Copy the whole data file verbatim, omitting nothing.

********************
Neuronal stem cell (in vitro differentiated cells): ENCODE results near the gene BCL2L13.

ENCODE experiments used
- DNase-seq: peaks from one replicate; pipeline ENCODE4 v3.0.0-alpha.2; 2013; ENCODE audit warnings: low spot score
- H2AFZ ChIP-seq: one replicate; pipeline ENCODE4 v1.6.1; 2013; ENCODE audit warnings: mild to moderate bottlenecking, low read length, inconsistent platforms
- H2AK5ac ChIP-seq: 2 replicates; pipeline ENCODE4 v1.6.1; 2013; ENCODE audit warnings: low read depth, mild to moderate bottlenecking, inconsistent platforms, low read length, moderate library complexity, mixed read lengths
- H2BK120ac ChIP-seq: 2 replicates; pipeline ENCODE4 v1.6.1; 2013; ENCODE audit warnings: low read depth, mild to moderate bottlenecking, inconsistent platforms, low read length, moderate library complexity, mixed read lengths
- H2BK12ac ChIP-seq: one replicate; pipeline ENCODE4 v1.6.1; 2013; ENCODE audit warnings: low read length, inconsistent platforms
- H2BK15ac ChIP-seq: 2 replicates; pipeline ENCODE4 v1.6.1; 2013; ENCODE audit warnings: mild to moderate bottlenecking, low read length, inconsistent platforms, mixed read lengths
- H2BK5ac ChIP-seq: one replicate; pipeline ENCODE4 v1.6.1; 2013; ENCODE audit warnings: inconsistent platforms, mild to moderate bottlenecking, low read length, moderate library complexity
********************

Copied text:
Neuronal stem cell (in vitro differentiated cells): ENCODE results near the gene BCL2L13.

ENCODE experiments used
- DNase-seq: peaks from one replicate; pipeline ENCODE4 v3.0.0-alpha.2; 2013; ENCODE audit warnings: low spot score
- H2AFZ ChIP-seq: one replicate; pipeline ENCODE4 v1.6.1; 2013; ENCODE audit warnings: mild to moderate bottlenecking, low read length, inconsistent platforms
- H2AK5ac ChIP-seq: 2 replicates; pipeline ENCODE4 v1.6.1; 2013; ENCODE audit warnings: low read depth, mild to moderate bottlenecking, inconsistent platforms, low read length, moderate library complexity, mixed read lengths
- H2BK120ac ChIP-seq: 2 replicates; pipeline ENCODE4 v1.6.1; 2013; ENCODE audit warnings: low read depth, mild to moderate bottlenecking, inconsistent platforms, low read length, moderate library complexity, mixed read lengths
- H2BK12ac ChIP-seq: one replicate; pipeline ENCODE4 v1.6.1; 2013; ENCODE audit warnings: low read length, inconsistent platforms
- H2BK15ac ChIP-seq: 2 replicates; pipeline ENCODE4 v1.6.1; 2013; ENCODE audit warnings: mild to moderate bottlenecking, low read length, inconsistent platforms, mixed read lengths
- H2BK5ac ChIP-seq: one replicate; pipeline ENCODE4 v1.6.1; 2013; ENCODE audit warnings: inconsistent platforms, mild to moderate bottlenecking, low read length, moderate library complexity